TOPEKA, Kan. (AP) — Managers of some Kansas nursing homes say they are concerned that their residents might not have the paperwork required to vote under the state’s new voter identification laws.
State election officials are working with the nursing homes to help residents navigate the new system, and the Topeka Capital-Journal reports (http://bit.ly/NteO5Z) residents of Westview Manor in Peabody have had their issues resolved. But other homes are waiting for help from the secretary of state or county officials.
Secretary of State Kris Kobach said Monday that his office has asked county election officers to help nursing homes and their residents comply with new voter ID and proof of citizenship laws.
“It’s nothing special,” Kobach told The Associated Press. “We will give the same attention to any facility that we learn has residents that need help.”
The Peabody home was familiar to some legislators who heard testimony from Westview Manner’s executive director Bonita Robertson-Boyston. She appeared in February before committees and testified that only nine of the home’s 51 residents had an ID, and she feared the others wouldn’t be able to vote in 2012.
Rep. Bob Brookens, a Marrion Republican who represents Westview’s residents, and Topeka Democratic Rep. Ann Mah cited the facility during debate. But last month, Assistant Secretary of State Eric Rucker arranged for the facility’s Kansas-born residents to go to the courthouse and for the county election officials to go to Westview to get residents’ photographs taken.
“We’re very glad that they’ve helped us,” Robertson-Boydston said. “I am concerned about the other nursing homes in the state.”
Jil Godfrey, director of Brighton Place West in Topeka, said she would welcome assistance for residents who vote regularly. Few of the facility’s 50 residents have proper identification required by the new law.
“The only ones would be the veterans,” Godfrey said. “In fact, not all of our veterans have IDs either. It does concern me. It’s something we really need to have done facility-wide.”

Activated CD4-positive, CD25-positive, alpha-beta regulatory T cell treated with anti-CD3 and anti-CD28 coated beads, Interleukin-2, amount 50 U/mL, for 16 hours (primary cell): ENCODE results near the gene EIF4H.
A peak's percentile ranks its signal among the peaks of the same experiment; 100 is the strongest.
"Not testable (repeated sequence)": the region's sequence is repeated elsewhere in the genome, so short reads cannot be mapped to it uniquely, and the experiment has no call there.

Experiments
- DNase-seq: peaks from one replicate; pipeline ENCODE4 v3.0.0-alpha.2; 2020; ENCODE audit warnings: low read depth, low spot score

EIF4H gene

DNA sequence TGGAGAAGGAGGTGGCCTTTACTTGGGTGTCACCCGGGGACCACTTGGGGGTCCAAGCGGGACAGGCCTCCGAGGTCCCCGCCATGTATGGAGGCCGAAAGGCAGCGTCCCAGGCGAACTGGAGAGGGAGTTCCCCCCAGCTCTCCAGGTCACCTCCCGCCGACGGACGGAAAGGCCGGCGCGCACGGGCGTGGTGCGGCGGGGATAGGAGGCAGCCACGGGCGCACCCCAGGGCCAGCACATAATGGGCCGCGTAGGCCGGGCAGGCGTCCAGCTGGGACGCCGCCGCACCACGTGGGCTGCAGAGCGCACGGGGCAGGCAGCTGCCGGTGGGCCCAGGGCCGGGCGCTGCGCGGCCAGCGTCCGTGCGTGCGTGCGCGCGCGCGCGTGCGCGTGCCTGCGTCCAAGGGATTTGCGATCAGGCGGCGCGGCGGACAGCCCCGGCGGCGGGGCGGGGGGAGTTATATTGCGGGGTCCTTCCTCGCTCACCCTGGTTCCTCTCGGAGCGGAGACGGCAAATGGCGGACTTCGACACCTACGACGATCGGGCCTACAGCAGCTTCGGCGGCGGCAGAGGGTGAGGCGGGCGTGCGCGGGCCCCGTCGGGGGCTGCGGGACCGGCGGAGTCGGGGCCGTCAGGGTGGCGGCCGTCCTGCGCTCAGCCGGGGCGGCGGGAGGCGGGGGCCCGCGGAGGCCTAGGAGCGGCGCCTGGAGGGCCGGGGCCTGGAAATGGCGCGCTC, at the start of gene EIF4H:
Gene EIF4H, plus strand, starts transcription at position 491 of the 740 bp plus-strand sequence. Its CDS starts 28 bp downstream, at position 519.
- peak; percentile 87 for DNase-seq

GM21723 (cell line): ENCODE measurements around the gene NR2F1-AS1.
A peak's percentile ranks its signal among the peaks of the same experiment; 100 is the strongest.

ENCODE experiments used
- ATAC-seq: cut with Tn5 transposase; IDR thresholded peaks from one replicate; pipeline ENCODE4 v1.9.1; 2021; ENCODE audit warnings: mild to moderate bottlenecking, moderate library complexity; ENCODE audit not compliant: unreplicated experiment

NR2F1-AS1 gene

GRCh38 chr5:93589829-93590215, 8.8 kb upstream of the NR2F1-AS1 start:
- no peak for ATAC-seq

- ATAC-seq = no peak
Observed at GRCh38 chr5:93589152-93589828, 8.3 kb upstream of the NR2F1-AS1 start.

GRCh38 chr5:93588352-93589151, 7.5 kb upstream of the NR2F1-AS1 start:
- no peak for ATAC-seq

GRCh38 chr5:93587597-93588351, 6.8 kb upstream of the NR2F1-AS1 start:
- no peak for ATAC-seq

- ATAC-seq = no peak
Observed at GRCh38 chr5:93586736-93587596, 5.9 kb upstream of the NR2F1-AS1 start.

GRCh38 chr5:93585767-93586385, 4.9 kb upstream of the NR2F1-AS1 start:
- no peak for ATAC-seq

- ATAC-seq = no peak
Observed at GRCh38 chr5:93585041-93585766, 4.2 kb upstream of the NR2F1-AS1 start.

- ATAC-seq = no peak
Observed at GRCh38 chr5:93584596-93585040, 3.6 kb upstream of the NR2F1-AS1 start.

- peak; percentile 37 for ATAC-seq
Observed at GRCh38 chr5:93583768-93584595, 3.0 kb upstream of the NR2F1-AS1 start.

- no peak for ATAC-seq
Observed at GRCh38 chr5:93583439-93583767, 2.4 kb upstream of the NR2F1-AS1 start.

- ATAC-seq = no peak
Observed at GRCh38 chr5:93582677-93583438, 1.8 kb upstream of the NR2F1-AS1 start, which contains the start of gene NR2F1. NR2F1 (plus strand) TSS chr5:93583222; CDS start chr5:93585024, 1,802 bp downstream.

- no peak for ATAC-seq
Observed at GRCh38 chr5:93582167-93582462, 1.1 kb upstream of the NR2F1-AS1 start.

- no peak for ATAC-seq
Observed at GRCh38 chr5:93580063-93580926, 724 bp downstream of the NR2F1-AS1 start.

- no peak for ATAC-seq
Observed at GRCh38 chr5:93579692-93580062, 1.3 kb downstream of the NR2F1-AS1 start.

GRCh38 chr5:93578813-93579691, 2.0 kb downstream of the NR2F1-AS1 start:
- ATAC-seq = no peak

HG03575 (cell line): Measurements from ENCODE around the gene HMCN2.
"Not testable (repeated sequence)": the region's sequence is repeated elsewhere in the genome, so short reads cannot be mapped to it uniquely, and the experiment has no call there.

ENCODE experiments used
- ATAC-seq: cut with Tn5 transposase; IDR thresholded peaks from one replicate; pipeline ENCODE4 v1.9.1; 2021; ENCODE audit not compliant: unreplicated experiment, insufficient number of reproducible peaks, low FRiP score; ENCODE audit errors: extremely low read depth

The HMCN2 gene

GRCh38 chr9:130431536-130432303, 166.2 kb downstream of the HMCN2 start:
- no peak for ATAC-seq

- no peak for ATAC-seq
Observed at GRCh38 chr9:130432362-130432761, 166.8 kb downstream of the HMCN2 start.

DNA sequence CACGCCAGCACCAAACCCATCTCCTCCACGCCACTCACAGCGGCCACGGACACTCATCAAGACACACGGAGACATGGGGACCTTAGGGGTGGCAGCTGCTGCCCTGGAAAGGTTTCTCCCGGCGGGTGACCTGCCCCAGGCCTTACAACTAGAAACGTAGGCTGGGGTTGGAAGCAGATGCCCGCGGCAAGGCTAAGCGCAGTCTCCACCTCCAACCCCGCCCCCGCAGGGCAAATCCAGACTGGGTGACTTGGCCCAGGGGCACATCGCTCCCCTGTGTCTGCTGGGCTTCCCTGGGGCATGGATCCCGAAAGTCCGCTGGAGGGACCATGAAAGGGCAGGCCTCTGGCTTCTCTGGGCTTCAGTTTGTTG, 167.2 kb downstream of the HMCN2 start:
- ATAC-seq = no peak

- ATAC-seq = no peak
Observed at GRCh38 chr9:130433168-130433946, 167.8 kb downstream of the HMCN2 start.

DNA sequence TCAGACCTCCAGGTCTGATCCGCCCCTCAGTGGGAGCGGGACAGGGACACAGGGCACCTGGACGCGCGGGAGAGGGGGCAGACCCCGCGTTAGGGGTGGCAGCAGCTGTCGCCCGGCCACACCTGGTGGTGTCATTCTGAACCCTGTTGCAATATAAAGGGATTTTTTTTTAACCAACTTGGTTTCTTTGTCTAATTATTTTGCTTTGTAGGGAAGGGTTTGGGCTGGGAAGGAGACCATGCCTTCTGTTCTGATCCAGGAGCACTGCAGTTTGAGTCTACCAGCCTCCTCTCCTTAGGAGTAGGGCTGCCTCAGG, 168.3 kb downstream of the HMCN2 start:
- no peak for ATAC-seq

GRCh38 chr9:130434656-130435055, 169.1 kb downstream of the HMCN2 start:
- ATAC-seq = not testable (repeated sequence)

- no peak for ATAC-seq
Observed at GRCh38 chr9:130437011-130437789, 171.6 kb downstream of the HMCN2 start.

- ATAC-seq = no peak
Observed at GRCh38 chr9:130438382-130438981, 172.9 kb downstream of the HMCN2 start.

In some cases, the secretary of state’s office has sent voter education materials directly to 15 organizations that serve the elderly, spokeswoman Kay Curtis said.
Mah suggested that Westview Manor got help because its situation was known publicly in Topeka and to avoid having a lawsuit filed. She said state officials should go to every nursing home and assisted living facility in Kansas to help residents comply.
“Rucker arranged for someone from the courthouse to come down and take pictures of people born out of state so they could get their IDs,” Mah said. “Is he going to do that for the thousands of seniors born out of state who don’t have IDs? Or just the ones he wants to silence?”
Kobach said that if staff from the Topeka office can’t travel to a nursing home or other facility to help, county election officials were asked to provide assistance. He said residents had several options, including going on a permanent advanced ballot list so they wouldn’t have to show an ID to participate in each election.
Registered voters are eligible for a free photo ID if they sign an affidavit stating they lack one that would qualify them to vote. They may apply for a non-driver ID card if they have proof of identity and proof of residence. Those who lack proof of identity but were born in Kansas may apply for a free birth certificate. If they don’t have proof of identity and weren’t born in Kansas, they must apply for a state voter ID card with the secretary of state’s office.
Kobach and other Republicans nationwide have advocated for the new voting laws to reduce the likelihood of voter fraud. But critics say the additional requirements could act to suppress voter participation and that instances of fraud are rare.